Mr. BARTLETT. Identify yourself.
STATEMENT OF ROBERT A. BAKER, MEMBER, ANCHORAGE
CHAMBER OF COMMERCE, ANCHORAGE, ALASKA
Mr. BAKER. Robert A. Baker.
Mr. BAKER. I have discussed many of these matters with Delegate Bartlett in his office in Washington, and I have prepared a statement here which I sat up until midnight writing. It is very poorly written, but rather than read the entire statement
Mr. BARTLETT. How long is it, Mr. Baker?
Mr. BAKER. I have been asked to testify as to the problem of financing the economic development of the Anchorage area. It is difficult to go into much detail inasmuch as each financing situation presents problems peculiar to the business involved.
The basic problems, as I see them, can be enumerated as follows: 1. Sufficient local investment capital is not available
2. Local banks do not have adequate loan funds and legal limits prevent extension of the needed credit.
3. Stateside investors and lenders are unwilling to venture investment and credit except on a limited basis.
In discussing the basic problems, we find that the reasons we do not have local investment capital are quite obvious. The city of Anchorage is approximately 40 years of age. Most of the growth has resulted during the past 15 years and was caused almost entirely by the establishment of military bases at Elmendorf and Fort Richardson and through Government spending in the area. This growth is further evidenced by comparing bank deposits in Anchorage as of June 30, 1940, of $2,794,459.87 with bank deposits as of June 30, 1955, of $71,744,108.63. The responsibility for this expansion has been assumed largely by local merchants who have been obliged to invest heavily in their own businesses after taxes, in order to keep pace with the demands. Obviously, they have had limited funds to invest in new
industries or enterprises. Referring to the inadequacy of loan funds and the banks' problems in lending, we find that as of June 30, 1955, local banks have extended credit in the amount of $22,523,027.43. As you probably know, national banks are limited by law in lending in excess of 10 percent of their capital and surplus to any one borrower. The maximum loan in the Anchorage area on the basis of 10 percent of capital and surplus would be $112,500, which does not allow for the financing of larger businesses without participation by stateside banks or agencies. In addition to the problem of legal limits, the national banks are criticized for a high percentage of loans to capital. The capital structure development, through the retention of earnings, has not kept pace with the asset and deposit growth, and the Comptroller is requesting a curtailment in lending or a substantial increase in invested capital.
Investors from outside the Territory have made substantial investments in certain sections of Alaska, but to date have not invested heavily in the Anchorage area, with the possible exception of oil exploration. The limited investment in our area is probably due to the fact that we are considered a service and trading area and that our existence is dependent upon Government spending. Both outside investors and lenders calculate their risk on future Government expenditures. We may be destined to be the shopping center" of western Alaska, but we do desire certain basic industries to insure our economy and growth.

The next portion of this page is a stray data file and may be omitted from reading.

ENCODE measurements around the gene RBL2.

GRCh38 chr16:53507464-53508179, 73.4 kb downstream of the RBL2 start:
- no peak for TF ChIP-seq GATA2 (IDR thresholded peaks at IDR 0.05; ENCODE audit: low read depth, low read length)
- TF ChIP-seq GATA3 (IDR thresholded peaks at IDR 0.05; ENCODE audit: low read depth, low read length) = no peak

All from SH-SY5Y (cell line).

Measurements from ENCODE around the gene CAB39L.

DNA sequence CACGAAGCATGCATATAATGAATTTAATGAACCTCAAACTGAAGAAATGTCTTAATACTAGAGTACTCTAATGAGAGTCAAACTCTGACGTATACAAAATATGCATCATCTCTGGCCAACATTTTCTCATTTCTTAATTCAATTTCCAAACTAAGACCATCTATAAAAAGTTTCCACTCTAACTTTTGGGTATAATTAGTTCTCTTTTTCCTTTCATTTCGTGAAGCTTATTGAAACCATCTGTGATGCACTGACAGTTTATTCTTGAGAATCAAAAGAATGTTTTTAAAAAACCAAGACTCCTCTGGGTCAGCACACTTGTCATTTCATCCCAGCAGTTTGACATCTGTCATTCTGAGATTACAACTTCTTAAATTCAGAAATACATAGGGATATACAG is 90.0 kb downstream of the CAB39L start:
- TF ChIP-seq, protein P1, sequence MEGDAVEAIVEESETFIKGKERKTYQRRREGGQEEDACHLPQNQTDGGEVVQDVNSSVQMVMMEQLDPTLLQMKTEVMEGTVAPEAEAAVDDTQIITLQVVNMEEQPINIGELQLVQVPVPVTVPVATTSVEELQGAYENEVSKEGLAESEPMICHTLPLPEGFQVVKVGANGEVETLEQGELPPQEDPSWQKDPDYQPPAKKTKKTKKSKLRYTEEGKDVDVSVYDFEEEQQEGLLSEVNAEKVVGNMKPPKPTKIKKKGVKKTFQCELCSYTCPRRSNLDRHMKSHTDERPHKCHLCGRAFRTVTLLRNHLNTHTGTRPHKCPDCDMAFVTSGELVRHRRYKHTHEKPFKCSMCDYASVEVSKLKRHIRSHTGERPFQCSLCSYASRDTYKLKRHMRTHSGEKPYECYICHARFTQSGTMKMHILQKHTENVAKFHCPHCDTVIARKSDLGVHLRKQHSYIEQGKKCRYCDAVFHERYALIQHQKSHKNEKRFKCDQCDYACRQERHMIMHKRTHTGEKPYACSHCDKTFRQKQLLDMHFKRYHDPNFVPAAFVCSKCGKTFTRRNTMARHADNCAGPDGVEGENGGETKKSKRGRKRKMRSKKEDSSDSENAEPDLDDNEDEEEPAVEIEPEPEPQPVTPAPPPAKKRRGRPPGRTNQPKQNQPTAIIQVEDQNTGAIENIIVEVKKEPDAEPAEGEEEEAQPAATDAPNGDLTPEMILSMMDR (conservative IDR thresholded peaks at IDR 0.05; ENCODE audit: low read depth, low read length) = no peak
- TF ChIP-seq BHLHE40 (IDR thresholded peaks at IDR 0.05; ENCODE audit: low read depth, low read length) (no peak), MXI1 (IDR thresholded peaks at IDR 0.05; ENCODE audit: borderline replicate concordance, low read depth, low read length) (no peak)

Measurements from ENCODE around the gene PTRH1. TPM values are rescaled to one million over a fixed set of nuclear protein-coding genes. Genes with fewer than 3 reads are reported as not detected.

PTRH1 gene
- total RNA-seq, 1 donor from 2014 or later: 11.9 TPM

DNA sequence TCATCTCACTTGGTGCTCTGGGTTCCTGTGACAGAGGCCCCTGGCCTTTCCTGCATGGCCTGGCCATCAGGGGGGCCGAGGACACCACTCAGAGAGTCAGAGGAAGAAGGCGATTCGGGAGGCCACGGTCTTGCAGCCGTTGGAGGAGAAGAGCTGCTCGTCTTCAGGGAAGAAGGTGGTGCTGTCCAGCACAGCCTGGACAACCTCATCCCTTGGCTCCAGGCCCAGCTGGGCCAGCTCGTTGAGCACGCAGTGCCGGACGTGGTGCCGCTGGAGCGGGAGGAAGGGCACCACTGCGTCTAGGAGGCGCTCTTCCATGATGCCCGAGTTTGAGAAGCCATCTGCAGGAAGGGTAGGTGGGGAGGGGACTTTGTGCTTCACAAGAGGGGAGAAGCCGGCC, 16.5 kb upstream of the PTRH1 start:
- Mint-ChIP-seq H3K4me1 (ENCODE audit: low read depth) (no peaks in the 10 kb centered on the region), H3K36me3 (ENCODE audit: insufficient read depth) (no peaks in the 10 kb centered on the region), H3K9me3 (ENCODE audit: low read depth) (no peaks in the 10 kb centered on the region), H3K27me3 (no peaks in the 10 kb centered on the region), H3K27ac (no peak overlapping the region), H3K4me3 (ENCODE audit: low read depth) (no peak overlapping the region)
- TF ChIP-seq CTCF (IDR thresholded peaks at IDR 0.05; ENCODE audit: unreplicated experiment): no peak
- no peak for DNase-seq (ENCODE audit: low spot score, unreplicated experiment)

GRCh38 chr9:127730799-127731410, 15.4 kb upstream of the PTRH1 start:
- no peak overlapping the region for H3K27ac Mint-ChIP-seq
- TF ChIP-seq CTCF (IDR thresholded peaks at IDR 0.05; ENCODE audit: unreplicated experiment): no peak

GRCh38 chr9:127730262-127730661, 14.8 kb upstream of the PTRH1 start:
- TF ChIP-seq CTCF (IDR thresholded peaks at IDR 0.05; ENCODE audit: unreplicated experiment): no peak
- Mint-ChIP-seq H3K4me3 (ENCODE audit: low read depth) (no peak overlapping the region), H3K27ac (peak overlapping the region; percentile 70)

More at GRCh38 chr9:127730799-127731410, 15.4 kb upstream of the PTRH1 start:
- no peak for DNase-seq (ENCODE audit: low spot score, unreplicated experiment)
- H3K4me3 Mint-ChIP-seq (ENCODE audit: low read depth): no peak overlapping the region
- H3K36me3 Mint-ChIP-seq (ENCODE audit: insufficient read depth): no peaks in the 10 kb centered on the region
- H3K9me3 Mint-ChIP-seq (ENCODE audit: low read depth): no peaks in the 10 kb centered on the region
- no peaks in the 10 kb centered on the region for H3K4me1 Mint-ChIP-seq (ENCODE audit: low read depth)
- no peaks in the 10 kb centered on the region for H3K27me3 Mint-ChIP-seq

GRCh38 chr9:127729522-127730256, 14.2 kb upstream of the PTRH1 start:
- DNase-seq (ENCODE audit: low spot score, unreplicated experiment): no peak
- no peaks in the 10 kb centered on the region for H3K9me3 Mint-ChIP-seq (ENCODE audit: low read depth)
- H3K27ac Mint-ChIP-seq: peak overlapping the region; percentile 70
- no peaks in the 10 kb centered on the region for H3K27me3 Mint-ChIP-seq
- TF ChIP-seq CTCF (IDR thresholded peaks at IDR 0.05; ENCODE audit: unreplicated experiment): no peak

There are many natural resources which could be developed if invested and borrowed capital were available. Business requires both types of capital, but it would appear that we should consider borrowed capital only in this discussion. Invested capital might be forthcoming if we have a reasonable economy and prospects of financing. Recognizing that banks are not in a position to supply any great portion of the funds that might be required, it may be necessary to consider an agency that can guarantee or make direct loans. The
Small Business Administration has not proved too helpful and it would be my suggestion that your committee consider legislation which would create an agency that would guarantee Alaskan business loans. This agency would be alert to the problems of the Territory, and their functions would be geared entirely to the requirements and conditions of the Territory. It would be my suggestion also, that the lending be handled by the banks within the Territory on a deferred participation basis, with the sponsoring bank participating for a reasonable amount, depending upon the circumstances.
In cases where the local bank is unwilling or unable to participate, the agency should be authorized to make direct loans.
Your committee must understand that the bankers throughout Alaska realize their responsibility and wish to do their part conscientiously in attracting business and promoting development. I have pointed out how difficult it is for them to handle the situation without some assistance, and it is felt that special legislation will be required to take care of the peculiar Deeds of Alaska. You are familar with the Federal National Mortgage Association special assistance program. We do not need this type of assistance. Would it not be possible for the Interior Department to establish an office in the Territory with an Assistant Secretary in charge? This man could work with committees on these various matters and allow our people some voice in legislation.